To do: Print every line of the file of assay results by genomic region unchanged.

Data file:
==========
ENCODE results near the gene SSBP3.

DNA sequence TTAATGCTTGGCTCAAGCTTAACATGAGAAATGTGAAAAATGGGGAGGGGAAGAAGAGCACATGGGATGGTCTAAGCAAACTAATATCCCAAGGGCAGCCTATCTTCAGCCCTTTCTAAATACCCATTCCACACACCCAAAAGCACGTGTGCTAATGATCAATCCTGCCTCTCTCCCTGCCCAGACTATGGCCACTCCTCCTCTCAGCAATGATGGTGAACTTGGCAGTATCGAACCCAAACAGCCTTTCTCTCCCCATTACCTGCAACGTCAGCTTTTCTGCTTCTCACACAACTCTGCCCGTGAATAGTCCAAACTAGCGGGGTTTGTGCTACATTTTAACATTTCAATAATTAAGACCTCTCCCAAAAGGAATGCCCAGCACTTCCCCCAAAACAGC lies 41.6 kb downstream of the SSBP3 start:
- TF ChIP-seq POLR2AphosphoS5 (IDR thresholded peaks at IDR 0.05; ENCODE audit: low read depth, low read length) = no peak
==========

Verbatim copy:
ENCODE results near the gene SSBP3.

DNA sequence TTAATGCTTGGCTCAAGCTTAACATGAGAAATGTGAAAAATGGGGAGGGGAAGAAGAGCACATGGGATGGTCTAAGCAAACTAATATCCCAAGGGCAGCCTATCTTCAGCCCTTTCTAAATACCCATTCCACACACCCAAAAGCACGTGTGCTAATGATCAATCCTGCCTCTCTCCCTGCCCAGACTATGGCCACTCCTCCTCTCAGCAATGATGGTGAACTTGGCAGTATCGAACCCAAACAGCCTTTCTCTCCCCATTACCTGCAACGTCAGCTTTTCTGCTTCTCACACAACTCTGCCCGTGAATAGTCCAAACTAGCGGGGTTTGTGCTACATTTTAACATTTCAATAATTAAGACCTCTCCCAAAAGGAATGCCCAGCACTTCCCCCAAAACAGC lies 41.6 kb downstream of the SSBP3 start:
- TF ChIP-seq POLR2AphosphoS5 (IDR thresholded peaks at IDR 0.05; ENCODE audit: low read depth, low read length) = no peak